"BROAD-CHALK, a parish in the hundred of Chalk, in the county of Wilts, 5 miles to the S.W. of Wilton, and 8 from Salisbury. It is situated on the Ebele, a branch of the river Avon, and contains the hamlets of Knighton and Stoke Farthing. The manor was a possession of the abbey of Wilton. The living is a vicarage* in the diocese of Salisbury, of the value with that of Bower-Chalk, of £336, in the patronage of the Provost and Fellows of King's College, Cambridge. The church, dedicated to All Saints, is in the early English style, and has been recently restored. The Rev. Dr. Rowland Williams, whose case has recently excited so much interest, as one of the writers in the "Essays and Reviews", is the incumbent.
Near the village are several remains of ancient earthworks; at Bury Orchard is an extensive camp covering above 5 acres, and near it Gawen's Barrow. The latter, according to tradition, is named after the heroic Sir Gawaine, the kinsman of King Arthur. John Bekinsau, the friend of Leland, and author of a work in defence of the king's supremacy, published in the reign of Henry VIII., was a native of Broad-Chalk."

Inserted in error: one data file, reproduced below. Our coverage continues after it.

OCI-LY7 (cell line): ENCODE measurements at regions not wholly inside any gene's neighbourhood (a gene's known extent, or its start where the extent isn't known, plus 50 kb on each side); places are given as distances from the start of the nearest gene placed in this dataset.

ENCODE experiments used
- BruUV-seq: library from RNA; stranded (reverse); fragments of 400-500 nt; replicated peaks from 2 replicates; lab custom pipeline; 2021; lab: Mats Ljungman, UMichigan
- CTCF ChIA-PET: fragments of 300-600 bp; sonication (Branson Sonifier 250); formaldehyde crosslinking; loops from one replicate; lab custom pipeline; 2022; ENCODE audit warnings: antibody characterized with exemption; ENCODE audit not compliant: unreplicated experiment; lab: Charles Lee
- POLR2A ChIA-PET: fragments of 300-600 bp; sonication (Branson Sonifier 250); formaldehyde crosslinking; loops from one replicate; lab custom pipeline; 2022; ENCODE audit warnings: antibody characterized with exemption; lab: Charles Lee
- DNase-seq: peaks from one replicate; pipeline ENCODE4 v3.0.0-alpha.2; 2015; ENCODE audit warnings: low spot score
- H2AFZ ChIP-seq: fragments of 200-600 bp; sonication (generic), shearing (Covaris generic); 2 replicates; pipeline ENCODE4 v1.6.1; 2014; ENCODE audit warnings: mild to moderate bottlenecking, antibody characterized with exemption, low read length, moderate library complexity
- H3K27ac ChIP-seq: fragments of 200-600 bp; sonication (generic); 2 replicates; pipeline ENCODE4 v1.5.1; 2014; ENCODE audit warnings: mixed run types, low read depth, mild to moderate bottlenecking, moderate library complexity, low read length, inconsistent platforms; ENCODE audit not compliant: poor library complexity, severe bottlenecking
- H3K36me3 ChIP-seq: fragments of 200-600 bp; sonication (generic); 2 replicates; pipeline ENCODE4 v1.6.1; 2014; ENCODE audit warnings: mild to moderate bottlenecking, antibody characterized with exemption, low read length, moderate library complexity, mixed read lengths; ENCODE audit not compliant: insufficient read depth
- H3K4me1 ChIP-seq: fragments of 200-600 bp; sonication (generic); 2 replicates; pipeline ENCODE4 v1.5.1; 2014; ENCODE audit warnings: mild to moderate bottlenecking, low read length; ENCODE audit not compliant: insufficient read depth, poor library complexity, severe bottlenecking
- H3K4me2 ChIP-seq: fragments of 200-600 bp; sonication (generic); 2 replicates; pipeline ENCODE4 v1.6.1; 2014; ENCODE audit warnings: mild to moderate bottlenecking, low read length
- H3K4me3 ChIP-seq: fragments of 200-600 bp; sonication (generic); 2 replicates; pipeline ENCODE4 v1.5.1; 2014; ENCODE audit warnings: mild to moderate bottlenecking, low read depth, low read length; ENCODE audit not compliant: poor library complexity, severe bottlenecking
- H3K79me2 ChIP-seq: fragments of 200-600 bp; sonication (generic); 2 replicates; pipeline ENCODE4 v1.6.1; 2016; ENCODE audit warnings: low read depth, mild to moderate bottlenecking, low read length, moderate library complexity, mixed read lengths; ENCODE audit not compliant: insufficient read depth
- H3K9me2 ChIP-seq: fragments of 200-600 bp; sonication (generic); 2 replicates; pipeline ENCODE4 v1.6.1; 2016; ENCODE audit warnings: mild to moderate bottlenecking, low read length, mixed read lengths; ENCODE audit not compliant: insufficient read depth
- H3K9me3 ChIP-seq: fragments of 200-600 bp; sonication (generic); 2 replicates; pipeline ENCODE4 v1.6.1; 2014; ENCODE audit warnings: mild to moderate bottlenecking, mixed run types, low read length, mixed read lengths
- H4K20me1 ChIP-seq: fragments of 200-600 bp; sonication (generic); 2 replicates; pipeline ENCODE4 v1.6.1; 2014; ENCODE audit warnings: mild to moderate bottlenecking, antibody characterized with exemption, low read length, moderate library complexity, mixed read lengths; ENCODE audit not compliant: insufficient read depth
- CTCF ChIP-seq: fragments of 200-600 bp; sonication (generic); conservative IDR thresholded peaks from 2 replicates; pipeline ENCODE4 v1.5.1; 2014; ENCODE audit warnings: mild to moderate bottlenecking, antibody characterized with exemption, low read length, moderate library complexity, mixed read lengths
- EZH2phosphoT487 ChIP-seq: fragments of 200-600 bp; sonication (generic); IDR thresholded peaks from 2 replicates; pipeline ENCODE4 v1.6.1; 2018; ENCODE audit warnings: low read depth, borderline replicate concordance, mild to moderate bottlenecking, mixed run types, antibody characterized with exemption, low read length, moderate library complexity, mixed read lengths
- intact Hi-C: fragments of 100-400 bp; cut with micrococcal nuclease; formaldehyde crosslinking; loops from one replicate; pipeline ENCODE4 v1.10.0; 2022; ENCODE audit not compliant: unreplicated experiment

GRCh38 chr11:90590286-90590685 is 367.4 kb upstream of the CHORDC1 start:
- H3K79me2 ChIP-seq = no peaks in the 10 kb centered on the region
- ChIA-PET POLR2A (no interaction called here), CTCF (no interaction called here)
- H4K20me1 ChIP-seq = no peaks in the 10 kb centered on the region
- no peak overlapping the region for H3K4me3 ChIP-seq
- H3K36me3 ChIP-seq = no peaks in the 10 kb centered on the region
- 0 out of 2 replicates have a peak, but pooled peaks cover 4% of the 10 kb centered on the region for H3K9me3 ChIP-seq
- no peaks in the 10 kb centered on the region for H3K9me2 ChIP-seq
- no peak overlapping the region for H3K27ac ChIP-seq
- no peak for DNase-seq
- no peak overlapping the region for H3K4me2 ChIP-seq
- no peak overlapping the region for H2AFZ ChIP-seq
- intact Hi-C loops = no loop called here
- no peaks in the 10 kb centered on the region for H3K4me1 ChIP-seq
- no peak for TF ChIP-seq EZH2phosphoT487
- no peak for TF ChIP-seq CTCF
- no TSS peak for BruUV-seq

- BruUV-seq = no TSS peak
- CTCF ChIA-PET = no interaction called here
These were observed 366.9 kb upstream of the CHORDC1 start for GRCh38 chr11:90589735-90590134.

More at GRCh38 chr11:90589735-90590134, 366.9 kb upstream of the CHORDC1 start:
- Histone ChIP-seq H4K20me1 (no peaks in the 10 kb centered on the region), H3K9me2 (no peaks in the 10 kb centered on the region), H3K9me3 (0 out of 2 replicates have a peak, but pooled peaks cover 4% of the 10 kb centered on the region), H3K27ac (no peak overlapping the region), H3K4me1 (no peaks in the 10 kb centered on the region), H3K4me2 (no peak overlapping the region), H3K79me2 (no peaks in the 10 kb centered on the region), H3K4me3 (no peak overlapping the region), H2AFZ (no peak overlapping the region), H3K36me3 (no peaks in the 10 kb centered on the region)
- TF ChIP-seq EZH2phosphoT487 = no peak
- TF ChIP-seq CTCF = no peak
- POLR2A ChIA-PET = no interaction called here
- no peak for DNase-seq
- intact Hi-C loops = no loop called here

[Description(s) from The National Gazetteer of Great Britain and Ireland (1868) - Transcribed by Colin Hinson ©2003]
The people of the village have compiled The Broad Chalke Book - a History of a South Wiltshire Village, its Land & People over 2000 years, published in 1999.
More details are available on a page providing information about Old Documents and History Books : Broad Chalke.
Common to all parishes is a IGI Chr 1808-1836 Batch C077641
- Ask for a calculation of the distance from Broad Chalke to another place.
You can see the administrative areas in which Broad Chalke has been placed at times in the past. Select one to see a link to a map of that particular area.
- The entry for Broad Chalke from British History Online.
You can see maps centred on OS grid reference SU038246 (Lat/Lon: 51.021109, -1.947069), Broad Chalke which are provided by:
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- StreetMap (Current Ordnance Survey maps)
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- OldMaps (Old Ordnance Survey maps.)
- Old Maps Online (Other old maps.)
- National Library of Scotland (Old Ordnance Survey maps)
- Vision of Britain (Click "Historical units & statistics" for administrative areas.)
- English Jurisdictions in 1851 (Unfortunately the LDS have removed the facility to enable us to specify a starting location, you will need to search yourself on their map.)
- Magic (Geographic information) (Click + on map if it doesn't show)
- GeoHack (Links to on-line maps and location specific services.)